Content warning: This post contains spoilers.
For the last two weeks, Netflix’s hit TV series about teen suicide has exploded all over our social media feeds, dinner table conversations and news websites.
While everyone is discussing the merits of creating a show that hovers between refreshingly open and toxically instructive, I can’t help but think we’re missing one of 13 Reasons Why‘s key messages.
And no – it’s not about death or depression.
LISTEN: The Binge discuss if 13 Reasons Why is helpful or dangerous. (Post continues…)
It’s about something almost every single one of us has experienced, and the all-encompassing way it can crush a human soul.
In so many ways, 13 Reasons Why is about the poisonous effect of sexual assault.
Of course that includes the rapes carried out by resident scum bag Bryce Walker to Jessica Davis and in the penultimate episode, Hannah Baker. But this theme stretches far and wide beyond those rapes. It extends to almost every episode, where the producers perfectly depict just how insidious casual sexual assault is.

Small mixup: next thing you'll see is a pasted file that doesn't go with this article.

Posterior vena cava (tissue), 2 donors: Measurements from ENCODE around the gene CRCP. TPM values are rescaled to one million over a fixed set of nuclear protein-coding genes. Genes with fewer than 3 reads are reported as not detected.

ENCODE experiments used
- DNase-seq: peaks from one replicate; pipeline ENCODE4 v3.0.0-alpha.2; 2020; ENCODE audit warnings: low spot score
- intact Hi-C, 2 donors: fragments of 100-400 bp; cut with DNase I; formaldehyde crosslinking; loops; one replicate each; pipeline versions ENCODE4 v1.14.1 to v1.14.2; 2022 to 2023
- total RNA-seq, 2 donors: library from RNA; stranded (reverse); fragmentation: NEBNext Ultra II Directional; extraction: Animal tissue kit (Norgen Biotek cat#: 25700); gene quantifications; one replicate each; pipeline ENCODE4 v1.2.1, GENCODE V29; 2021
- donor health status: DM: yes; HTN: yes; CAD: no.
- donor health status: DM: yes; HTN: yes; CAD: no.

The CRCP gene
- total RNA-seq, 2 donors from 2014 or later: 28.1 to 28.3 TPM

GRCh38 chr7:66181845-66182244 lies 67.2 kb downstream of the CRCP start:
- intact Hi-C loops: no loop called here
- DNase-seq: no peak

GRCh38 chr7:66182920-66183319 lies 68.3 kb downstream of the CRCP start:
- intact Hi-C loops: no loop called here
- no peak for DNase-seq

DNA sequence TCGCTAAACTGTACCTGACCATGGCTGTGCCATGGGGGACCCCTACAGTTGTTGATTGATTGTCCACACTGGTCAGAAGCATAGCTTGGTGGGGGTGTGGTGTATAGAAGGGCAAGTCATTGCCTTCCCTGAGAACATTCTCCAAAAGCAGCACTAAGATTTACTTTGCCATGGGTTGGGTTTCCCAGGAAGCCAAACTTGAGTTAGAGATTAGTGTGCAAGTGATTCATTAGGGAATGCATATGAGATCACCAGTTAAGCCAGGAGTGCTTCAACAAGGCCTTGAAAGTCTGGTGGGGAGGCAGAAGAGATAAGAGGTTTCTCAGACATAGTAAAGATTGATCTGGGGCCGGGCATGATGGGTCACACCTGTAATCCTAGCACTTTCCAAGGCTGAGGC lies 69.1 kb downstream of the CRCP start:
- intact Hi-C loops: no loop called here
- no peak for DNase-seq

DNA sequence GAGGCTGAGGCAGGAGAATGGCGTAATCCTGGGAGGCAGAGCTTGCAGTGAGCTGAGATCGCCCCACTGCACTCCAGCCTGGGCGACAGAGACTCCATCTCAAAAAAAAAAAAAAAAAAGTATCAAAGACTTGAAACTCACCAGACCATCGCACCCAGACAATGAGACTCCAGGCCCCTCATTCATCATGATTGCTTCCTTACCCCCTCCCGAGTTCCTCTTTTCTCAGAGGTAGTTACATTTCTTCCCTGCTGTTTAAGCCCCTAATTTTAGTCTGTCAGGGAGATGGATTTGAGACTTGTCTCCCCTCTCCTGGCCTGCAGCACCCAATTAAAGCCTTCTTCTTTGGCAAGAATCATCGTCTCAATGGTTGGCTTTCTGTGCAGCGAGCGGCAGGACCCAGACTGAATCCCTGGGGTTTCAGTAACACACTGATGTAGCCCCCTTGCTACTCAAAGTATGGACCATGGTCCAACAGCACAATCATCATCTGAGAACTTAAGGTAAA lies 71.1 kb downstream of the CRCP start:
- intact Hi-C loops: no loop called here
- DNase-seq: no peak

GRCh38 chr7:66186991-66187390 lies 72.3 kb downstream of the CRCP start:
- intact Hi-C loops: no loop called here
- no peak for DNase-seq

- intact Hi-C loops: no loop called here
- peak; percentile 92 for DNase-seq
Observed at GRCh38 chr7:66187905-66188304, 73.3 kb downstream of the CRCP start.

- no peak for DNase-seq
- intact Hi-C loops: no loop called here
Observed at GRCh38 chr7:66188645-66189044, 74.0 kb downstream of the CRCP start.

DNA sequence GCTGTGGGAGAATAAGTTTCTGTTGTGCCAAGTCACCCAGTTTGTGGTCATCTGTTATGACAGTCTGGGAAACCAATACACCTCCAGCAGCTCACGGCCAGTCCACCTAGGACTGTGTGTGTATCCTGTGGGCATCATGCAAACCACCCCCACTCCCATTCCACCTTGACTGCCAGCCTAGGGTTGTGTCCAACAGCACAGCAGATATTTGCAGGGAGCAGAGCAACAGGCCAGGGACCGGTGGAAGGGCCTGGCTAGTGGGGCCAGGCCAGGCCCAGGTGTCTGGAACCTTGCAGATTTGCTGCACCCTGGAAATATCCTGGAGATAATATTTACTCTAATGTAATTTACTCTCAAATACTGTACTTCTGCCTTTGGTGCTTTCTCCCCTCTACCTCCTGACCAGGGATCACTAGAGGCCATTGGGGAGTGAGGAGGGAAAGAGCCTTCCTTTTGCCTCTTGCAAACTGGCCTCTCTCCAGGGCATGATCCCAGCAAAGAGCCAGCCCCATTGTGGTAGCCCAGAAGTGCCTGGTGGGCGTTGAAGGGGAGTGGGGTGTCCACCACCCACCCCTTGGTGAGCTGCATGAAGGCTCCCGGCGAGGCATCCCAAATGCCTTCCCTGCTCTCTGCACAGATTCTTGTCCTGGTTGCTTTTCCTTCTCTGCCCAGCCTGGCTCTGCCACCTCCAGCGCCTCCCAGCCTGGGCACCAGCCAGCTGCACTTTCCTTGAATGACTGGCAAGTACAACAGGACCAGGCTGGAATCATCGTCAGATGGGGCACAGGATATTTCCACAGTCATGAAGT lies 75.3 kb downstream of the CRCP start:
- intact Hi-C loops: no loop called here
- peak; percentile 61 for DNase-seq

Sexual violence is actually the hidden thread that connects every one of the 13 Reasons Why episodes together, but nobody seems to be talking about it.
Let me explain.
Episode One, all of Hannah’s troubles kicked off when Justin Foley took a photo of her going down the slide – when her legs were partly open – and proceeded to spread lies that the pair had done more than ‘just kiss’. He made her feel like a sexual object, and almost instantly Hannah – who was actually a virgin – gained the reputation of a “slut”.
Episode Two, where Hannah makes Alex Standall’s “Best and Worst” list. You know, the one where girls are ranked based on their physical appearance. She described the experience as having a “target” put on her back.
Episode Three, Bryce approached Hannah from behind in the milk bar so he could grope her ass, and she left in floods of tears. She described this very moment as the “butterfly effect” – the theory that a small change can lead to colossal consequences in the future.
Episode Four, the moment Hannah’s stalker Tyler Down captures a photo of her on her bed, in her underwear, and spreads it to the school.
Episode Five, Courtney created a rumour about Hannah at the school prom to a group of jocks and claimed she was easy and interested in lesbian threesomes.